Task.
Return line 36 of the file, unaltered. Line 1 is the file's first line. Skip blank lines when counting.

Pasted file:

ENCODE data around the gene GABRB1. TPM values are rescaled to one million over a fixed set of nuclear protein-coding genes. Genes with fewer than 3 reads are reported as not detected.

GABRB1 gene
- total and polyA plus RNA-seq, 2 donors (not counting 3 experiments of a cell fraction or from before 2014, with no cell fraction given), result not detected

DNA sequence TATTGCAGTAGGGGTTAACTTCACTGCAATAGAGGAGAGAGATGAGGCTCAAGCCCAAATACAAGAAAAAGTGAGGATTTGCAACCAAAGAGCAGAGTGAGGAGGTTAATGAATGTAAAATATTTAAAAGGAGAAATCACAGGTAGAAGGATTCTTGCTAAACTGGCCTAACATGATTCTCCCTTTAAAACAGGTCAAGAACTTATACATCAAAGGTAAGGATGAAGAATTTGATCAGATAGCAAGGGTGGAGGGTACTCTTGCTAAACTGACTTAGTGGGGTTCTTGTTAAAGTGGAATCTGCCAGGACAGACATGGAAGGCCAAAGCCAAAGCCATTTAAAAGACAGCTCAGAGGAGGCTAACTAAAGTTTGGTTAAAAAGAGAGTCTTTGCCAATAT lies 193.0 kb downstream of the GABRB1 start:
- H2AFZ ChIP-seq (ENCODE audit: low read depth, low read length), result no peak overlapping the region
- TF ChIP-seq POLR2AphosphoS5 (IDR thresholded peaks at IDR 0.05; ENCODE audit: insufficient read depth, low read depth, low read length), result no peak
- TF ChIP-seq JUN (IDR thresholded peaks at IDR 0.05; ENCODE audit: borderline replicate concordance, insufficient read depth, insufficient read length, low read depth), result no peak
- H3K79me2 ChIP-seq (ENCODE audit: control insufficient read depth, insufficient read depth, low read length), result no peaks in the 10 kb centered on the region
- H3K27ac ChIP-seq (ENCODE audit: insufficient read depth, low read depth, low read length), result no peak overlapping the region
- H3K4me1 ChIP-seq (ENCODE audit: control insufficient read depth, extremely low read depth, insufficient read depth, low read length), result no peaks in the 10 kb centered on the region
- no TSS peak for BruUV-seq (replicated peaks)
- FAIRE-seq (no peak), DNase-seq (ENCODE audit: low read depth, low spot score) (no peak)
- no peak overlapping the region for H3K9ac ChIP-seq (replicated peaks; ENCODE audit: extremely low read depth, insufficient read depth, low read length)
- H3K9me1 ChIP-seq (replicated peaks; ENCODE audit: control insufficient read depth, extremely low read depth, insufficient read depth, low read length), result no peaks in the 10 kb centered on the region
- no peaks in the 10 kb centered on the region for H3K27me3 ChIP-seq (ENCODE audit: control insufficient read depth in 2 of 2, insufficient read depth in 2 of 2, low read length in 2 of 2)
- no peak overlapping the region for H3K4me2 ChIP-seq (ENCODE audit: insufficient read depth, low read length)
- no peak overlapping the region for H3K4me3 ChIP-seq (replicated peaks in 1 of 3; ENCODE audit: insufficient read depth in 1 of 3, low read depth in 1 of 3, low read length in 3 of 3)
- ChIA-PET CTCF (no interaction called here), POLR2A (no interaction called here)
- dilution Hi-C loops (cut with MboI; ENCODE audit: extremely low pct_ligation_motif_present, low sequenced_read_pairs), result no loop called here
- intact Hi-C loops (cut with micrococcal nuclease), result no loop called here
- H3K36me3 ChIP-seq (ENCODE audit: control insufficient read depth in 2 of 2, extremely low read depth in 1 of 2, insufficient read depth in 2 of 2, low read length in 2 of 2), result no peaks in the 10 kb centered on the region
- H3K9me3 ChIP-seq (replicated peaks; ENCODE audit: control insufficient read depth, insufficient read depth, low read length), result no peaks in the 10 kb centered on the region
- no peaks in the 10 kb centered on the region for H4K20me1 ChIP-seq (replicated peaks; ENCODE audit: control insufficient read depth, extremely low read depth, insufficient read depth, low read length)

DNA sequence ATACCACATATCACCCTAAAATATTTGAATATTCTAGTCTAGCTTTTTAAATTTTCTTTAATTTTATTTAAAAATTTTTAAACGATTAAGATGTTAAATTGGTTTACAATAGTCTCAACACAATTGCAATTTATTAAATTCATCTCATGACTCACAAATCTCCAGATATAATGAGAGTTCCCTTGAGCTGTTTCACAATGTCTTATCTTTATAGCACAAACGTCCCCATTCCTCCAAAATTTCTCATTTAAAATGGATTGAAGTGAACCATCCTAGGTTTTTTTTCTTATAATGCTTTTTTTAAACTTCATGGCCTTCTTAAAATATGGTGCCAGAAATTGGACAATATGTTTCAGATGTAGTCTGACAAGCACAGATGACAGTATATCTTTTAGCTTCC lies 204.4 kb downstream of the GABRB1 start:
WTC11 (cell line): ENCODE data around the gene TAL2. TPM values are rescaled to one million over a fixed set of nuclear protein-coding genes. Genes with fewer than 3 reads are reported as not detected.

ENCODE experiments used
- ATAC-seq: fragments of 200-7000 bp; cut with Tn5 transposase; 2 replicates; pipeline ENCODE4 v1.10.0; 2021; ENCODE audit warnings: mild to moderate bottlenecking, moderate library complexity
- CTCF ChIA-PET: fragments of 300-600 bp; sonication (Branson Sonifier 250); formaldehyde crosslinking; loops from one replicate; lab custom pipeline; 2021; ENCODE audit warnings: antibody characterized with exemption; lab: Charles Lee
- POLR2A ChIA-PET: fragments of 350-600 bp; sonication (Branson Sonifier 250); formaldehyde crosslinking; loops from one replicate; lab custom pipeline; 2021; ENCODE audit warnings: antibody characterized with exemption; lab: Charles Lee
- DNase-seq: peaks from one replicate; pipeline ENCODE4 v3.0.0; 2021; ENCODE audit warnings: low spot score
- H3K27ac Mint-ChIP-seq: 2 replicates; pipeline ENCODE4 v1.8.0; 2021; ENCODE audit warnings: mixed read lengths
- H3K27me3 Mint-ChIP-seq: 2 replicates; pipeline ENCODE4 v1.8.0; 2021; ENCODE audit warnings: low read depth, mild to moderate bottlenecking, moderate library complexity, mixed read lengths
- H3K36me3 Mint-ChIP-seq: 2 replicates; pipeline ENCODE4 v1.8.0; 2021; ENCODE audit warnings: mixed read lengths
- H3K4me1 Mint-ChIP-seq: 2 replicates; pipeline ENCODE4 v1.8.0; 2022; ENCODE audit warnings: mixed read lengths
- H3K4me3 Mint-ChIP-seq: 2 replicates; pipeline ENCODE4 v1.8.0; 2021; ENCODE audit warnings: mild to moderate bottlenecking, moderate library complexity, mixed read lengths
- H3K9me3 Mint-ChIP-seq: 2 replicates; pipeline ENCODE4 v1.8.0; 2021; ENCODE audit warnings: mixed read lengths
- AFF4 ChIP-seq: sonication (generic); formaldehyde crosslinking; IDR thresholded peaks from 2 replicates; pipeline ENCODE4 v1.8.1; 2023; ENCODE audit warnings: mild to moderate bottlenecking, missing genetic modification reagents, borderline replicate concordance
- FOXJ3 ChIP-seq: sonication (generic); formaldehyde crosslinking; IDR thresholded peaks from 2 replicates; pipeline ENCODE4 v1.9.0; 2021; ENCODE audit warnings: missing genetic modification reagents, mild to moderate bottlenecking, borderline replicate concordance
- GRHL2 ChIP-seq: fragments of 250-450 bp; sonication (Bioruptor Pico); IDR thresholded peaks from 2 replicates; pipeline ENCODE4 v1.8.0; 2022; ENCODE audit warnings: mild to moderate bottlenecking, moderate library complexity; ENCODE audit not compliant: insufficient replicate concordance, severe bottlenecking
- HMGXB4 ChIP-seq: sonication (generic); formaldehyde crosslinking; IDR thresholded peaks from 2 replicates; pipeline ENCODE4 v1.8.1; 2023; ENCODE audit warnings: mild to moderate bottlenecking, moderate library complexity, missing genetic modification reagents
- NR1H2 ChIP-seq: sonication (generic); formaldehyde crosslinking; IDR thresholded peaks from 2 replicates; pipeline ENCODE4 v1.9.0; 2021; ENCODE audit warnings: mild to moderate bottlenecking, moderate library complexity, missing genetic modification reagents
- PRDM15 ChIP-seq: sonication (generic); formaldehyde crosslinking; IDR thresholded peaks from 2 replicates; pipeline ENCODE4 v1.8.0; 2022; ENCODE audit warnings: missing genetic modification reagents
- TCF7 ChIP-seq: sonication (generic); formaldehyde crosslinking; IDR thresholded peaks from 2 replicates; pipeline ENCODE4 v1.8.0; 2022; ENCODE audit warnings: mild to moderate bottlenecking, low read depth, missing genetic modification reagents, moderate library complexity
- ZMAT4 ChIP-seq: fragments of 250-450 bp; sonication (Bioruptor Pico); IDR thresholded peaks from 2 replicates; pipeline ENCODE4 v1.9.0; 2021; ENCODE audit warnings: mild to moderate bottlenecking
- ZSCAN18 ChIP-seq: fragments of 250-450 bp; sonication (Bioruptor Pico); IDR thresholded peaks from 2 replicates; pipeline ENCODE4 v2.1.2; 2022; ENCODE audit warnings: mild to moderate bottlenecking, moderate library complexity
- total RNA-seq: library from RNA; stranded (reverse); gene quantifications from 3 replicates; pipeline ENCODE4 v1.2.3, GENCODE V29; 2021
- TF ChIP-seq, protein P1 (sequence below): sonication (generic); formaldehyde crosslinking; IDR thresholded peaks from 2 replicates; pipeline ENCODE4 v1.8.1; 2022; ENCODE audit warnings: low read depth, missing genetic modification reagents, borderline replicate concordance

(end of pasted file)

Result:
- H3K9me3 Mint-ChIP-seq: 2 replicates; pipeline ENCODE4 v1.8.0; 2021; ENCODE audit warnings: mixed read lengths